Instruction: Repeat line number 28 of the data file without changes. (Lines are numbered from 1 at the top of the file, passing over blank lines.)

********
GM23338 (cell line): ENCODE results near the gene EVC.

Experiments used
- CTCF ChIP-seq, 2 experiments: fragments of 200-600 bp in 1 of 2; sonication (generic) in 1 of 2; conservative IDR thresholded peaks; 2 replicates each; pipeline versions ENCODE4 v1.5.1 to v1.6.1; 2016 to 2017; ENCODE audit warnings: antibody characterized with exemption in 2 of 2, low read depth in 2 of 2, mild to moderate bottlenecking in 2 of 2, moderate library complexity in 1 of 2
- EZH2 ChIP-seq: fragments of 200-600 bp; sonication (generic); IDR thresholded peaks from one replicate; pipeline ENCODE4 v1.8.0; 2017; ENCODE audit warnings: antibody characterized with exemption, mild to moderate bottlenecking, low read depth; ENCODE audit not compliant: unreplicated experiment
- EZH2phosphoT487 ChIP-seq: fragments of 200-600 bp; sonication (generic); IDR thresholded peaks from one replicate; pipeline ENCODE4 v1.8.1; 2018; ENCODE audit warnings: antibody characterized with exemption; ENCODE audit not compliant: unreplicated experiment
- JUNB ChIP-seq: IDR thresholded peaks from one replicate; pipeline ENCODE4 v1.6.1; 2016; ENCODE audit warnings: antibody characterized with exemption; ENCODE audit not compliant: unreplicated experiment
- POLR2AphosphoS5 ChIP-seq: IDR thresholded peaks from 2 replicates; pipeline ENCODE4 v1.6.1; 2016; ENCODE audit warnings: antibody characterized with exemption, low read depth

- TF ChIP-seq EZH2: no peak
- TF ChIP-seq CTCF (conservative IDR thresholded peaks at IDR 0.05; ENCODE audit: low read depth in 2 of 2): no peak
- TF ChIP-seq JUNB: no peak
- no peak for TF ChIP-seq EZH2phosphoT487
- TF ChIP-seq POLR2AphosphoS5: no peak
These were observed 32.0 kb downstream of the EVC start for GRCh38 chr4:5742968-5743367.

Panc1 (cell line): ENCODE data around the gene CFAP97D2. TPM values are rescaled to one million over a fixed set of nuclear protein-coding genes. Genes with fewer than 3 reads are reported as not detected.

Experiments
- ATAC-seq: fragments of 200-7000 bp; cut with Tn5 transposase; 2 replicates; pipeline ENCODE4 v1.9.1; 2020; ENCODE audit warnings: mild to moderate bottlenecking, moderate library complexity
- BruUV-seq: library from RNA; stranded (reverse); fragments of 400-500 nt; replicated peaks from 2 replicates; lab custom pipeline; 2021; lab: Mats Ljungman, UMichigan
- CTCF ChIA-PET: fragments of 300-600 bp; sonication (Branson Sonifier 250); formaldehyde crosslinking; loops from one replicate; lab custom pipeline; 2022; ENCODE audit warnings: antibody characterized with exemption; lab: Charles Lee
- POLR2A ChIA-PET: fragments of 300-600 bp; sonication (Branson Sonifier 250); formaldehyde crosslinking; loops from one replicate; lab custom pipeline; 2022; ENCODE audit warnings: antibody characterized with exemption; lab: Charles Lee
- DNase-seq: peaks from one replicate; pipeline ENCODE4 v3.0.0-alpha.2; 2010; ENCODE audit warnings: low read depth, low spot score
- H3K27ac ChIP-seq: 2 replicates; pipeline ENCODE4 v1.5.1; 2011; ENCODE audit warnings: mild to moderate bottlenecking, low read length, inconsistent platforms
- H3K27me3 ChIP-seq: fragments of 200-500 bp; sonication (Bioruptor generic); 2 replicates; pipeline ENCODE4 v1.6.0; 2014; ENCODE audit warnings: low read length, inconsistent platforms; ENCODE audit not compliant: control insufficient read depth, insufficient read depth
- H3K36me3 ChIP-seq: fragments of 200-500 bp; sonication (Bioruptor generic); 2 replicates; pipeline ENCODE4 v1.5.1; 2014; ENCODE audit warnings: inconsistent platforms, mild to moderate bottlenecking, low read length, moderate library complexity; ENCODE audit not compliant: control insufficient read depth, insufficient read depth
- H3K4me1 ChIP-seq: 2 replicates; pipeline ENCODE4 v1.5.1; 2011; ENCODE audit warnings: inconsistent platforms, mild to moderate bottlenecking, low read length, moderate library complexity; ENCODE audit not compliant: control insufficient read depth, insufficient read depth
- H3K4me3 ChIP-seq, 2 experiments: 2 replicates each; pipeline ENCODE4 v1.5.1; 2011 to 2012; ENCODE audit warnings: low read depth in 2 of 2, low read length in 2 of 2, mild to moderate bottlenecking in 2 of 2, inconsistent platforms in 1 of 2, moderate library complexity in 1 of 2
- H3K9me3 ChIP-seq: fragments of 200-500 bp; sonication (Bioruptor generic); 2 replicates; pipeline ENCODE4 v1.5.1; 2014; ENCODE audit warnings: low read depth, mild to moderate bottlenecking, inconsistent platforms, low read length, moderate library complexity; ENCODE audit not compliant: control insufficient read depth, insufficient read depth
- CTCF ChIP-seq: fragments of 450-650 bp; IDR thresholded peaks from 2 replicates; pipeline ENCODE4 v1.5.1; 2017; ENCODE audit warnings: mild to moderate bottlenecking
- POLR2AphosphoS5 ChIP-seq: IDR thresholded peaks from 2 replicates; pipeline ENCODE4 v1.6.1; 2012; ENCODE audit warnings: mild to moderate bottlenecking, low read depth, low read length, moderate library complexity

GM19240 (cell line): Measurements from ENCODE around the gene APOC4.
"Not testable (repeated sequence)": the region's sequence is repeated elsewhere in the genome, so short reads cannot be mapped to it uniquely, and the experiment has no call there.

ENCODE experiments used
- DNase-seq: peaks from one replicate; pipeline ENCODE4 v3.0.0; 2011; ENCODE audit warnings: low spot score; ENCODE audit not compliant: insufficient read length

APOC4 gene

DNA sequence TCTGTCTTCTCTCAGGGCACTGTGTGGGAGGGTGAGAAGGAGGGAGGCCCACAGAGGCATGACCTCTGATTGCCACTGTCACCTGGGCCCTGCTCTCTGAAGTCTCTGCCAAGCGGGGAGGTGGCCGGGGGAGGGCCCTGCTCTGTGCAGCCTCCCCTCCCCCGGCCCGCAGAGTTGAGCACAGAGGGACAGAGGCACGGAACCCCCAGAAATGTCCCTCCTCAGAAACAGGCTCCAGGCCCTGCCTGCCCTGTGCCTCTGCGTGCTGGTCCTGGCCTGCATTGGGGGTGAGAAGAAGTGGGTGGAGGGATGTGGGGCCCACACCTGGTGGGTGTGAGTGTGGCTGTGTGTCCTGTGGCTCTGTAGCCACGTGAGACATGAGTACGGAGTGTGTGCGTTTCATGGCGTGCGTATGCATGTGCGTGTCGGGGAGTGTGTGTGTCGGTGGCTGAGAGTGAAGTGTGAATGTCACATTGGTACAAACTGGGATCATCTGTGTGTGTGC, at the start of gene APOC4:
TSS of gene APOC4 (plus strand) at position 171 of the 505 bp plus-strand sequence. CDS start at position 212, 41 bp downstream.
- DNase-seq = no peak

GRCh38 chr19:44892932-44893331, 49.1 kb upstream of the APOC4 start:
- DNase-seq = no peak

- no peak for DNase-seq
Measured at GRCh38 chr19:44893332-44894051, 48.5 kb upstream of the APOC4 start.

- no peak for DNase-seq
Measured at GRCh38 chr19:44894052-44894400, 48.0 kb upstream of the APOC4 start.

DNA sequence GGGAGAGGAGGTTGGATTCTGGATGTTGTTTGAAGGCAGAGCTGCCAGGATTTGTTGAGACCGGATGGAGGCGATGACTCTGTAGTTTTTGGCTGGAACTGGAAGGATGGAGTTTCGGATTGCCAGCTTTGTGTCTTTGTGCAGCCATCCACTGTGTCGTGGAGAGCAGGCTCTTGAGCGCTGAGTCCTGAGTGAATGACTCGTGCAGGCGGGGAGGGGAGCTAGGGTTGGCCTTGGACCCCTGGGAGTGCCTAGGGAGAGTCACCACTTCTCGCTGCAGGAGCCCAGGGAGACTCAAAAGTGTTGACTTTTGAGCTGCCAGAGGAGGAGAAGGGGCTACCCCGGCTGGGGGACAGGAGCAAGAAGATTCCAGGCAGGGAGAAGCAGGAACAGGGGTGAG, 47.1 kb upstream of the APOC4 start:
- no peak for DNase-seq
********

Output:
- POLR2AphosphoS5 ChIP-seq: IDR thresholded peaks from 2 replicates; pipeline ENCODE4 v1.6.1; 2012; ENCODE audit warnings: mild to moderate bottlenecking, low read depth, low read length, moderate library complexity